Del Gesu: a first encounter
This post originally appeared on the ‘fiddlefish.com’ blog. It’s here for archival purposes only.
A friend I met on tour this Spring, Fatima, is a violinist in the New Jersey Symphony Orchestra (NJSO). I think I had heard about this orchestra’s incredible instrument collection previously, but nonetheless, I went on to learn that this ’golden age’ collection, the largest in the world, is still in existence right here in good ol’ NJ, USA.
And what a collection it is. The collection is comprised of countless violins by Strad and Del Gesu, among others by Testore and Ruggieri. Not unlike Albert C. Barnes’ collection of fine post-impressionist art, the collection of violins, violas and celli that New Jersey native Herbert R. Axelrod amassed, is equally astounding. Axelrod, with his tropical fish and pet-book empire, positioned himself to begin collecting fine stringed instruments in the 1970s. In 2003, he sold around thirty fine instruments to NJSO for a gouged price of 18 milliion dollars. And although certain financial scandals have surfaced in the years that followed surrounding the collection, today, the NJSO still has the largest collection of fine Cremonese instruments.
As a fringe benefit, NJSO players are fortunate to have the collection at their fingertips. Fatima has blown through several violins already. Strads, Del Gesus; a 1732 Del Gesu is her current companion. Some of Axelrod’s instrument authenticities have been contested in the last few years (these accusations occur quite frequently among stuffy violin collectors and experts), but Fatima’s fiddle has the paperwork and provenance to dismiss all doubt that the maker of her violin was non other than Guarneri del Gesu.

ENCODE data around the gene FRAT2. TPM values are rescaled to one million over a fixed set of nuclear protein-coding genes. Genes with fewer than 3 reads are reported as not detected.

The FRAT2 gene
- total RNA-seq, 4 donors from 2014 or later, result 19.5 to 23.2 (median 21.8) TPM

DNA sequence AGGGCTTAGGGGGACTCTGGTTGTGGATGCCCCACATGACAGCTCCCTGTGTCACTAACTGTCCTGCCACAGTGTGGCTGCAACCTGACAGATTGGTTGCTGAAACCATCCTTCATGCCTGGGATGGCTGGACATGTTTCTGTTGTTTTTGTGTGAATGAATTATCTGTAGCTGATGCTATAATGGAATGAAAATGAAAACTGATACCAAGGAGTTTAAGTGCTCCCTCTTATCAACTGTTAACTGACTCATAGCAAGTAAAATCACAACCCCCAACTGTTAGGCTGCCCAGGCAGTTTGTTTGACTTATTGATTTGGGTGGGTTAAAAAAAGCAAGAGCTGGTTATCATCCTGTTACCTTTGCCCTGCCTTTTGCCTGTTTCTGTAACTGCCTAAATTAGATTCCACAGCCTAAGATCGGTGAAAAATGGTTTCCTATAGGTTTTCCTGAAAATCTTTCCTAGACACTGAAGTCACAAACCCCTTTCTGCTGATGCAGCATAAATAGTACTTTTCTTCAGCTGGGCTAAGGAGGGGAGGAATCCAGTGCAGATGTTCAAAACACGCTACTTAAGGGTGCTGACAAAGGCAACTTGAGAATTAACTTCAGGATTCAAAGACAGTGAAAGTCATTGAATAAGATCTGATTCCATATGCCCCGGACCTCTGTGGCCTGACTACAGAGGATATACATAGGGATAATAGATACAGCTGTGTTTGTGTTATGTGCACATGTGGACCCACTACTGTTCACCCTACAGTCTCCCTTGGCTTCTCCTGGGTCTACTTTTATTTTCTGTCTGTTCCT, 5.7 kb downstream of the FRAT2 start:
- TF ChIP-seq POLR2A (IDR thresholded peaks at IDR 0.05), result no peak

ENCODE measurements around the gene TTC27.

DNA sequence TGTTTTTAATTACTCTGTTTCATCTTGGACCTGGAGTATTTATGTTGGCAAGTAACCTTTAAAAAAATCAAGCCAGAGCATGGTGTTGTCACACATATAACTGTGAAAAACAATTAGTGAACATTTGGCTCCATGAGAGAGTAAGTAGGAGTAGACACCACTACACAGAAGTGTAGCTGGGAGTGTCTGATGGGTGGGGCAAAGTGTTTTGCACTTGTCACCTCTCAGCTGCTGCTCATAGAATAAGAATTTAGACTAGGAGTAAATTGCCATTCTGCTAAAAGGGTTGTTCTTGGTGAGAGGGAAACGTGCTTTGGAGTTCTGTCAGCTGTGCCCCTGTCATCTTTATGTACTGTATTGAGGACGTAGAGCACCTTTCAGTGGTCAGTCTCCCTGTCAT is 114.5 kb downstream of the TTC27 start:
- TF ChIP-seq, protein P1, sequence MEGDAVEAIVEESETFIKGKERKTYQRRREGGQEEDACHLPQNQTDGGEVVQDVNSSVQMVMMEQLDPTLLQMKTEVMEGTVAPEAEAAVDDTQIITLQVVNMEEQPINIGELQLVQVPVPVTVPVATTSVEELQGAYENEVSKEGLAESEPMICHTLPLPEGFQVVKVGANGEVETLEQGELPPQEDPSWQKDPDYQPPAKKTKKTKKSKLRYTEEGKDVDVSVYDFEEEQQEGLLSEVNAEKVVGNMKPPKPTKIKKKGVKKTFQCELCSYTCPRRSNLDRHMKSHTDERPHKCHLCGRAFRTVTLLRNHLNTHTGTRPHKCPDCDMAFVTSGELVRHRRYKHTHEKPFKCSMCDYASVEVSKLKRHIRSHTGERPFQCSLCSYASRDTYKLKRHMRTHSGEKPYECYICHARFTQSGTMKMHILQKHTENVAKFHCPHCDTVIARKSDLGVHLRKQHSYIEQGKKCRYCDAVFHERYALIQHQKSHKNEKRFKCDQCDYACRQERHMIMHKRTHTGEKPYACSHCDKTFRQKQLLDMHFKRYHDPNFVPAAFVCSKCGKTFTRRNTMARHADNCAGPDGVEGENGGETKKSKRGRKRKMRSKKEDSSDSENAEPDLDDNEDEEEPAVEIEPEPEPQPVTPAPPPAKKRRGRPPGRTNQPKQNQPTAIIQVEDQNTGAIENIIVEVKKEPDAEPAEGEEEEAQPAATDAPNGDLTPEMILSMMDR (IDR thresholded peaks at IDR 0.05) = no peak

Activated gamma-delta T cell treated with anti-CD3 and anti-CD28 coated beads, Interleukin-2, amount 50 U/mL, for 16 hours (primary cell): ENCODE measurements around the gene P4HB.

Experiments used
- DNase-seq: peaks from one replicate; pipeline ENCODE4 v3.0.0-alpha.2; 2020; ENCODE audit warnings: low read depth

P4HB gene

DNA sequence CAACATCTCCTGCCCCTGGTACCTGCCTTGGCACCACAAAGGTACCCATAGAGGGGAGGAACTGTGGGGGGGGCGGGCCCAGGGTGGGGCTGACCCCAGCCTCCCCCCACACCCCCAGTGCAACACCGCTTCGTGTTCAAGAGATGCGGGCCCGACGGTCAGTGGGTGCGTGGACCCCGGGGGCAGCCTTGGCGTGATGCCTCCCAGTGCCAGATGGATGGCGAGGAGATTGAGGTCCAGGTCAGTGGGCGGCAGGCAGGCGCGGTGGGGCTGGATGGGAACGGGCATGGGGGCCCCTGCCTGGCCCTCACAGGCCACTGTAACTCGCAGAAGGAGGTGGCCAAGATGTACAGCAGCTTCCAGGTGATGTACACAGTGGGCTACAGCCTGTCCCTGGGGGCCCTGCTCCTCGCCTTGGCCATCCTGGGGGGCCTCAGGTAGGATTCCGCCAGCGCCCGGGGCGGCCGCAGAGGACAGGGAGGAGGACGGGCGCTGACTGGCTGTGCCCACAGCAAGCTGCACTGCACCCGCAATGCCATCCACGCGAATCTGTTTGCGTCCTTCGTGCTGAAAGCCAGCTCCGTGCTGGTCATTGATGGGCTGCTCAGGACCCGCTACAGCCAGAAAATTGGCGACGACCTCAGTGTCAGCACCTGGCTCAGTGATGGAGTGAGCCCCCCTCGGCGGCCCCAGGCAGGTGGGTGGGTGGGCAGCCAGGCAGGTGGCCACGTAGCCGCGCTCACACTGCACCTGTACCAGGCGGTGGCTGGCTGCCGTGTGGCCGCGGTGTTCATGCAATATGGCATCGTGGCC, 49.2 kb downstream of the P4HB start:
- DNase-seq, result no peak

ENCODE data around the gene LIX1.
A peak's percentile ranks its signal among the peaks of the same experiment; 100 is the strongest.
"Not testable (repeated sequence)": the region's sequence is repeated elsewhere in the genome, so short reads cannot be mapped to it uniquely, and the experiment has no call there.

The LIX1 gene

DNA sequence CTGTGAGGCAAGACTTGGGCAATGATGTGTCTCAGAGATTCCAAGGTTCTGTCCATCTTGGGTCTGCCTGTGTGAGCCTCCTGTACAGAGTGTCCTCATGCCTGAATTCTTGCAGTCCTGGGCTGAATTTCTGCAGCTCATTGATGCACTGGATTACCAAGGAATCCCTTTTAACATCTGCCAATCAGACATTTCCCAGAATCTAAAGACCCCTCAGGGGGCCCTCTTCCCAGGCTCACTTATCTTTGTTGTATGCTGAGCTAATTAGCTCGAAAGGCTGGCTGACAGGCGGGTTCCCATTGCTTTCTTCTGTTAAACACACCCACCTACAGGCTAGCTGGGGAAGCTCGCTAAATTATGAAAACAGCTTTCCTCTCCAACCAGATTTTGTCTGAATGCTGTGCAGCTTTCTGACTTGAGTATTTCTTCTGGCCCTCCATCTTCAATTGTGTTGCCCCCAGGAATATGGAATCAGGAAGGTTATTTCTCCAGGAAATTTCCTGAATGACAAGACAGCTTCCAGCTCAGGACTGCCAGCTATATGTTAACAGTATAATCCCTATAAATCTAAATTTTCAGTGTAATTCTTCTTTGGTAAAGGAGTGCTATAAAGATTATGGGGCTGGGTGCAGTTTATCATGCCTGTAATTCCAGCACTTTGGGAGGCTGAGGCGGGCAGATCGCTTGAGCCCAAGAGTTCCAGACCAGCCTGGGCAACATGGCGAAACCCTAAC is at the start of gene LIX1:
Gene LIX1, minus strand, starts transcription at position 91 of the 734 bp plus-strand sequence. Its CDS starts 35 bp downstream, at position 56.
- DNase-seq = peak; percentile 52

I have never seen a Del Gesu up close in person before — let alone played on one — so this was one very special day. Visually, the violin was piercing; it had aesthetic qualities of a weapon! So functional: technically-perfect workmanship; aggressive lines; Del Gesu resisting all temptation to force beauty. The varnishing yielded a mirror-like force-field; the color beneath was earthly and dark. Supple; threatening; lean-and-mean; erotic; perfect.
One can sometimes forget that fine violins are not just to gawk at. They actually sound pretty good, too. A few passages of Bach, Ysaye, and Kreisler revealed a lush, sublime, yet wistful quality; It really encompassed something sorrowful. Like magic, I was spell-bound and my playing was ensnared by this violin. Del Gesus are know for their larger-than-life powerhouse sound. But turning up the gas and playing with concerto-like bravado seemed abusive. Rather, it was better just to explore the melancholy of this violin.
Del Gesu’s are as special as they come. There are 135 of them left in existence, compared to 650 Strad instruments. And only one Del Gesu cello, so I have been told. Currently, their market value is upwards of 10 million dollars. Incredible.